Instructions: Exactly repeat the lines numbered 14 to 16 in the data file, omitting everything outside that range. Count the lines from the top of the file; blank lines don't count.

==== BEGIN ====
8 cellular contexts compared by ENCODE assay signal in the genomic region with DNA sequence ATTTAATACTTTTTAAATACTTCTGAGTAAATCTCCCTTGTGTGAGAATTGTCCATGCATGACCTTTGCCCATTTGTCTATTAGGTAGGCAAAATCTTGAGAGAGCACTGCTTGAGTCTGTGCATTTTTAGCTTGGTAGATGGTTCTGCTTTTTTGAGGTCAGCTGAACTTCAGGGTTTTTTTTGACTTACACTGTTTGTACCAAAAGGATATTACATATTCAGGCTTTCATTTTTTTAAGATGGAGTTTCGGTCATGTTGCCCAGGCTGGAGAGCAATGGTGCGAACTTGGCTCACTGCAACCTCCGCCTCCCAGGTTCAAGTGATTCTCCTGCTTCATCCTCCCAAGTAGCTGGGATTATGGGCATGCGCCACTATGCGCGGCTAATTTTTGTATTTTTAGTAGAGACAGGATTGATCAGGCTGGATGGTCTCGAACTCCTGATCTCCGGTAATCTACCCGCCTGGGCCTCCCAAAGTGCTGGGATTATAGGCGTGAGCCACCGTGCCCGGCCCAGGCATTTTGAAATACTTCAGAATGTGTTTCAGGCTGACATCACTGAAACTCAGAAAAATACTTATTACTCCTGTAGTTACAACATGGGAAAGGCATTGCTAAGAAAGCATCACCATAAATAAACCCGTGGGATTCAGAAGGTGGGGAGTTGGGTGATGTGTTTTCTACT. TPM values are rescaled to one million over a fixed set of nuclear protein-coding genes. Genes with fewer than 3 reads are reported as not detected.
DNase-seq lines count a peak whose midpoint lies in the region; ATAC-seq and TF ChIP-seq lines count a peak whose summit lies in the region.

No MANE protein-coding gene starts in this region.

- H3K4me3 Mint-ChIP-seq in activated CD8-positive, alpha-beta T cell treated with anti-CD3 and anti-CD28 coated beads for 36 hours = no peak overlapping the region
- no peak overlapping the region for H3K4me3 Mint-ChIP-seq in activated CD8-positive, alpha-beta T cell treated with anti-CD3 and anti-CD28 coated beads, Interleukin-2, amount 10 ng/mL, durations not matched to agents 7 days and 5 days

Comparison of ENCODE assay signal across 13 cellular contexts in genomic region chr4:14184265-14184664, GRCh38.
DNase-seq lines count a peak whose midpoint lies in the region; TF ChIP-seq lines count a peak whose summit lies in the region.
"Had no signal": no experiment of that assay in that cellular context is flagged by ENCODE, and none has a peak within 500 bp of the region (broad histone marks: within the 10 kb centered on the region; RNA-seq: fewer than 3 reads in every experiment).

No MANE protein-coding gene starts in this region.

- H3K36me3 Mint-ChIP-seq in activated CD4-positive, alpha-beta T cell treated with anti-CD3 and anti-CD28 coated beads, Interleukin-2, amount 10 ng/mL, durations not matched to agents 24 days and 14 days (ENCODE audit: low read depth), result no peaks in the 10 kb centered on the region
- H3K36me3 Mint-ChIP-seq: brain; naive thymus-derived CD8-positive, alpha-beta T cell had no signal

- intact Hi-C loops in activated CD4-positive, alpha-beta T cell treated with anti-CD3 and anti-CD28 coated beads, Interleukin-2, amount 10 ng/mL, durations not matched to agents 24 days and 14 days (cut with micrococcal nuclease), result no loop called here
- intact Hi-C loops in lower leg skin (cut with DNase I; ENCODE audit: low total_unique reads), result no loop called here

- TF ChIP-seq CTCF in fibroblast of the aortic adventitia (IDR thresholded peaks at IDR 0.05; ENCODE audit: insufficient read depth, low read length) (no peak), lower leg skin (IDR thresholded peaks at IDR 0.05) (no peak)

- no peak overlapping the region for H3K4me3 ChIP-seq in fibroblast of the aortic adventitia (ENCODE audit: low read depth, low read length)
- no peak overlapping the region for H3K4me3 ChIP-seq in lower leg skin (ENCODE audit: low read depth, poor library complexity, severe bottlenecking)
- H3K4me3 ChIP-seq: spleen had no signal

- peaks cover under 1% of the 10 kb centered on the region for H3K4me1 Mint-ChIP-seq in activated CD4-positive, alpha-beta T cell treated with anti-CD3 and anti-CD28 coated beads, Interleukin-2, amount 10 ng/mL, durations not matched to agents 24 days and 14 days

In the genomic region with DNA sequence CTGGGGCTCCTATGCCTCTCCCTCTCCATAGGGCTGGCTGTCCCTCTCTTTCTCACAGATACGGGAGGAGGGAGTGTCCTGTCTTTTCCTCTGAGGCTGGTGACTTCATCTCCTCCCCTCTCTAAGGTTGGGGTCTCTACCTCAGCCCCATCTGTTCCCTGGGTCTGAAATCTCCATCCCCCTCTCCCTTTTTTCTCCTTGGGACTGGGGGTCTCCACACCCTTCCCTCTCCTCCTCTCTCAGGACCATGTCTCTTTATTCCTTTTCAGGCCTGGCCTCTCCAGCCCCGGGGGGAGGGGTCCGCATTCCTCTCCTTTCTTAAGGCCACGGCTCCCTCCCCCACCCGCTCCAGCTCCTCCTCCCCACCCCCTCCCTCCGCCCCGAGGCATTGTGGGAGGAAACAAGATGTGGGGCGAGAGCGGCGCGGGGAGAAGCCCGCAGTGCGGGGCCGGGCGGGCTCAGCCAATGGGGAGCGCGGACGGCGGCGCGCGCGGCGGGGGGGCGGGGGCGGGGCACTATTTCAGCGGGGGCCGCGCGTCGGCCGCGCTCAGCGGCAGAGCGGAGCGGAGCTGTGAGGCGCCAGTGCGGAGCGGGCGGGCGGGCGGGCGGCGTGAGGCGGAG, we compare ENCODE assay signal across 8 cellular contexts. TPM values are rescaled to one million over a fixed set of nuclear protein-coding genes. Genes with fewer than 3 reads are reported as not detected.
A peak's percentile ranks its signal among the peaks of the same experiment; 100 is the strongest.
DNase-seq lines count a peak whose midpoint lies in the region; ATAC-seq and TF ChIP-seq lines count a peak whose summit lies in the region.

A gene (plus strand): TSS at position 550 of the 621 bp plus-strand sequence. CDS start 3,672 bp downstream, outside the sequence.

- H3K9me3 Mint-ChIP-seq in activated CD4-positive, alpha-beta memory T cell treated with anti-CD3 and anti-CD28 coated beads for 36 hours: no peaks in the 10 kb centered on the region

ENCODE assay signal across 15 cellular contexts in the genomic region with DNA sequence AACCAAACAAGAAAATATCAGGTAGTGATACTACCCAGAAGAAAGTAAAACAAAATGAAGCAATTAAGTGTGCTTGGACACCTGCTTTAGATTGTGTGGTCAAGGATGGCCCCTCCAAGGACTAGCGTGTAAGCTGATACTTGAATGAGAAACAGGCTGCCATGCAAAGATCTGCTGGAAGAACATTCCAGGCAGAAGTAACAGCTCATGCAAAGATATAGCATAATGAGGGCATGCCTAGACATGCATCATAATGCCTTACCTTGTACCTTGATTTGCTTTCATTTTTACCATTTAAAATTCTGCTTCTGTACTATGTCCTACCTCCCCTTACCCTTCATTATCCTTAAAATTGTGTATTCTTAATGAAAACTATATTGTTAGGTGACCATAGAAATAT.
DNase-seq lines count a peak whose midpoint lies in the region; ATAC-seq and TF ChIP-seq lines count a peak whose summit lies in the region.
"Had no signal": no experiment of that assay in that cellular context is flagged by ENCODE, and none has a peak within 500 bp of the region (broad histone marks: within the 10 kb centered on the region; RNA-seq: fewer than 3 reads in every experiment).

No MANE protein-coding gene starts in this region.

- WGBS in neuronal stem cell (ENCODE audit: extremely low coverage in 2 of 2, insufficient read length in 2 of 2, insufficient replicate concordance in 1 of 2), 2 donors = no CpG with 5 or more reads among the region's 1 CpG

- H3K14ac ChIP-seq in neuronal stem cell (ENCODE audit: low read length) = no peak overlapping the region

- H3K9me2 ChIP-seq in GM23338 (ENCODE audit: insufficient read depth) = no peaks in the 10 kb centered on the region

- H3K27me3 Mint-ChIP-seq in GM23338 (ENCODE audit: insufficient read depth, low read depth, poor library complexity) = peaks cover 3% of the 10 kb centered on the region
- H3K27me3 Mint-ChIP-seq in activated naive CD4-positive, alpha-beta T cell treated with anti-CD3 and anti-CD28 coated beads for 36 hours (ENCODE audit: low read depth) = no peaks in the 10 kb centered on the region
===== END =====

- TF ChIP-seq CTCF in fibroblast of the aortic adventitia (IDR thresholded peaks at IDR 0.05; ENCODE audit: insufficient read depth, low read length) (no peak), lower leg skin (IDR thresholded peaks at IDR 0.05) (no peak)

- no peak overlapping the region for H3K4me3 ChIP-seq in fibroblast of the aortic adventitia (ENCODE audit: low read depth, low read length)
- no peak overlapping the region for H3K4me3 ChIP-seq in lower leg skin (ENCODE audit: low read depth, poor library complexity, severe bottlenecking)